Unwired: Gaining Control Over Addictive Technologies
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Unwired: Gaining Control Over Addictive Technologies

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Unwired: Gaining Control Over Addictive Technologies

Gaia Bernstein is a law professor, co-director of the Institute for Privacy Protection, and co-director of the Gibbons Institute for Law Science and Technology at the Seton Hall University School of Law. Gaia’s research has been featured by the media including the New York Times, Forbes, ABC News, and Psychology Today.

Below, Gaia shares 5 key insights from her new book, Unwired: Gaining Control Over Addictive Technologies. Listen to the audio version—read by Gaia herself—in the Next Big Idea App.

Unwired: Gaining Control over Addictive Technologies By Gaia Bernstein Next Big Idea Club

1. The illusion of control.

We know we spend a huge amount of time on our screens, but most of us, if asked if we want to spend five hours a day on our phones, would probably say no. So how did this happen? Sometime around 2009, things started changing. Smartphones and social networks became popular and we felt in control when we made many small choices, like texting on the go or choosing one app over another. Each of these small choices became a habit and, once we got going, we started spending much more time on our devices than we ever meant to.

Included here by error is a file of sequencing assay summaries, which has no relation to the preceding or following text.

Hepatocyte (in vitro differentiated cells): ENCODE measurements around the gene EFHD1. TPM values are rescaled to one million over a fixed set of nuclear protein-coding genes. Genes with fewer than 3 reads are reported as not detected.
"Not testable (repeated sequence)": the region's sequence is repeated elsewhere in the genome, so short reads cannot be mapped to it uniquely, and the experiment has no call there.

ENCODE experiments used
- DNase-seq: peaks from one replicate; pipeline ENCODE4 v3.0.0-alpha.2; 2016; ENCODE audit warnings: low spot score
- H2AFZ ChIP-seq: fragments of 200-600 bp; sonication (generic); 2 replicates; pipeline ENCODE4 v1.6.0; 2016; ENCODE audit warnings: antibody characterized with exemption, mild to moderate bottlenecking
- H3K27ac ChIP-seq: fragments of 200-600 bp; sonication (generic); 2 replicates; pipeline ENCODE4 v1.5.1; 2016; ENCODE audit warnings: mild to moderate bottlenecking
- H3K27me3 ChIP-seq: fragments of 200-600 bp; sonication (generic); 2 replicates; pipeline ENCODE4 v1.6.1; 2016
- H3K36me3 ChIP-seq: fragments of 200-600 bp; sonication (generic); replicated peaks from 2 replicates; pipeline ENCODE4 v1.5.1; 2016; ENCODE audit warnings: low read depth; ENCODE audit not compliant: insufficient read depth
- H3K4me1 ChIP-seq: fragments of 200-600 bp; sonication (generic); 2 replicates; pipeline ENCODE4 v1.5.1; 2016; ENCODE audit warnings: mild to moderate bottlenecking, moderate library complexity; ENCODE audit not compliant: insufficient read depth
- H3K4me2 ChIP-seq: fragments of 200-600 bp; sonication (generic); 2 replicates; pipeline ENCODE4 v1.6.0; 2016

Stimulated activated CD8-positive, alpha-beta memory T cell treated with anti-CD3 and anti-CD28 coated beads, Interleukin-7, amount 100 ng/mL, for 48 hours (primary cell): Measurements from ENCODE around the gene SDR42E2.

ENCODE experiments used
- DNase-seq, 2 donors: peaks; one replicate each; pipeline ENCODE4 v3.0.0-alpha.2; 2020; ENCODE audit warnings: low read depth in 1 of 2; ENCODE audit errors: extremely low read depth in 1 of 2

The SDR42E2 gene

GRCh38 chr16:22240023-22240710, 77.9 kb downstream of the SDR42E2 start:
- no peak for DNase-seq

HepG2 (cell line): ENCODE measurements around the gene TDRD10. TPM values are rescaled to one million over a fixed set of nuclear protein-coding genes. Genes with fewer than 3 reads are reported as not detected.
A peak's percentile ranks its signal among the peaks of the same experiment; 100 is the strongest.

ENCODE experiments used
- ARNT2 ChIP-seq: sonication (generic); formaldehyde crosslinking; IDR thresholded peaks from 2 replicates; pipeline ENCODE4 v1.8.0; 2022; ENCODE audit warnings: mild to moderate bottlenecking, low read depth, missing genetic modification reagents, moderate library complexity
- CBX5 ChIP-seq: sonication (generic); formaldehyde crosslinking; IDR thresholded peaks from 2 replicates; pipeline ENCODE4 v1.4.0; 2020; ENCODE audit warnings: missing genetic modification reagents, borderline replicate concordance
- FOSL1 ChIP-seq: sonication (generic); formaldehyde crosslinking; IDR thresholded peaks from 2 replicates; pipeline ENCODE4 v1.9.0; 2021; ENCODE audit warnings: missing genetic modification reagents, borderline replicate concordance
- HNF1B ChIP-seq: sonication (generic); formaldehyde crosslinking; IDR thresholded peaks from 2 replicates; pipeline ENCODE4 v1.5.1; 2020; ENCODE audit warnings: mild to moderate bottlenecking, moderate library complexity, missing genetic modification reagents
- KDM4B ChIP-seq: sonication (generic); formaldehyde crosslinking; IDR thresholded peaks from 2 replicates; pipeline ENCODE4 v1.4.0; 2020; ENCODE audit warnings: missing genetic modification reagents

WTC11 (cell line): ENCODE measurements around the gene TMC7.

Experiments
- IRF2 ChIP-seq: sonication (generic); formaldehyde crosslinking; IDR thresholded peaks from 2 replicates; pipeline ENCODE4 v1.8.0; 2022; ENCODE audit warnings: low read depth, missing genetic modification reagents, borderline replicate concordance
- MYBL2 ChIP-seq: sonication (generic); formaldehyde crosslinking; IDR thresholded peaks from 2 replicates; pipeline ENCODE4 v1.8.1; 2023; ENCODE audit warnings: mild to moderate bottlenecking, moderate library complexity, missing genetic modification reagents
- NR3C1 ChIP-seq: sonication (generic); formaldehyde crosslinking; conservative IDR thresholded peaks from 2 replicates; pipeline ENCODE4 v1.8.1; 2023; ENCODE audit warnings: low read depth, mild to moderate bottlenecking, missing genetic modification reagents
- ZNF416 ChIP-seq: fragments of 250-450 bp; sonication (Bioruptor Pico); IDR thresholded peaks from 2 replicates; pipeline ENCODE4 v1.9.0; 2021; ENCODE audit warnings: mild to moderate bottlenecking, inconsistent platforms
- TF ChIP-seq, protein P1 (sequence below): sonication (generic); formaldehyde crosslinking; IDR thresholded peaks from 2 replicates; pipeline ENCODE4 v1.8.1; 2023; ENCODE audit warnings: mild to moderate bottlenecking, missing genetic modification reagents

In a way, we were like the frog in the famous fable about the frog and the boiling water. According to the fable, if you throw a frog into boiling water, it will jump out. However, if you put it into tepid water and then slowly bring the water to boil, it won’t realize the danger and will be cooked to death.

When I got my first smartphone, I started using my work commute to text my children’s babysitters and check work emails. It took only a month to get to a point where I rarely took my eyes off my phone throughout the commute. I was often surprised to find out as I got off the train that a student or a colleague had been in the same car throughout the ride and I hadn’t seen them.

Like me, many others around that time gradually changed how they used their devices. We made each decision separately and we never thought about the whole picture. Around 2009, we voluntarily stepped into tepid water under the illusion that we were the choosers, that we were in control, and we adopted a very different way of living. We endorsed a choice many of us would have rejected had we reflected on it. By the time the water was boiling and we’d realized how much time we were spending on screens, it was too late to jump out; our lives at that point revolved around screens.